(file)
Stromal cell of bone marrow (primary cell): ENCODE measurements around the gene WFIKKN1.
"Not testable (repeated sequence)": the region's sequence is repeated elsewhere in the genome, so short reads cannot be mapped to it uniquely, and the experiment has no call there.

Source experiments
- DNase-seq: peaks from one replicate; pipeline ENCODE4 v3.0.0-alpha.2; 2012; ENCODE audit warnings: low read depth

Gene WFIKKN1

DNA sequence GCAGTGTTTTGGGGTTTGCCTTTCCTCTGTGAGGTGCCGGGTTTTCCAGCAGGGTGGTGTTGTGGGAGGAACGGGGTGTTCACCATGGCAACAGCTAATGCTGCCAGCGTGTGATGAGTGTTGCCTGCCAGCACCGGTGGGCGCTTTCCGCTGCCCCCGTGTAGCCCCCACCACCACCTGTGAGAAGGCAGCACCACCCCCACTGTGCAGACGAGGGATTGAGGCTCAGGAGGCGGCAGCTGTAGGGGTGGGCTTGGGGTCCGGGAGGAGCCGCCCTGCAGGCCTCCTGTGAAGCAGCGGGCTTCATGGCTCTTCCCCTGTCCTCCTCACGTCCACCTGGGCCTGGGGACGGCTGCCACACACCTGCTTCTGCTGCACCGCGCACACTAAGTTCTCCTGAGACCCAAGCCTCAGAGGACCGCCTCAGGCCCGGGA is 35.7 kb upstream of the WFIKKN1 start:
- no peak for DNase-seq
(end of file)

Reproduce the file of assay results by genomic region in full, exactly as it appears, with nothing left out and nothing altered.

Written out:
Stromal cell of bone marrow (primary cell): ENCODE measurements around the gene WFIKKN1.
"Not testable (repeated sequence)": the region's sequence is repeated elsewhere in the genome, so short reads cannot be mapped to it uniquely, and the experiment has no call there.

Source experiments
- DNase-seq: peaks from one replicate; pipeline ENCODE4 v3.0.0-alpha.2; 2012; ENCODE audit warnings: low read depth

Gene WFIKKN1

DNA sequence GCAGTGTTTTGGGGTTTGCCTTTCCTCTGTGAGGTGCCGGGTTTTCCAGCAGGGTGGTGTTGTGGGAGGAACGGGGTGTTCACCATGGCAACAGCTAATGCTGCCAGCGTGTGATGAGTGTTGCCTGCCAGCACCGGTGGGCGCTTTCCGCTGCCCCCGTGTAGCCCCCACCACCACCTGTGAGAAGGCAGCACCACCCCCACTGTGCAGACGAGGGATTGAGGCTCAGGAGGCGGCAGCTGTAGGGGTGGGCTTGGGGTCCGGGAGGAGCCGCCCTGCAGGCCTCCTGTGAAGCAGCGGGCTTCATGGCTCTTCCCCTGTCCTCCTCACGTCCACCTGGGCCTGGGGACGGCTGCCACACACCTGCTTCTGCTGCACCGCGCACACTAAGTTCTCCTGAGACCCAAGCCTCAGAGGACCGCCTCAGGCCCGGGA is 35.7 kb upstream of the WFIKKN1 start:
- no peak for DNase-seq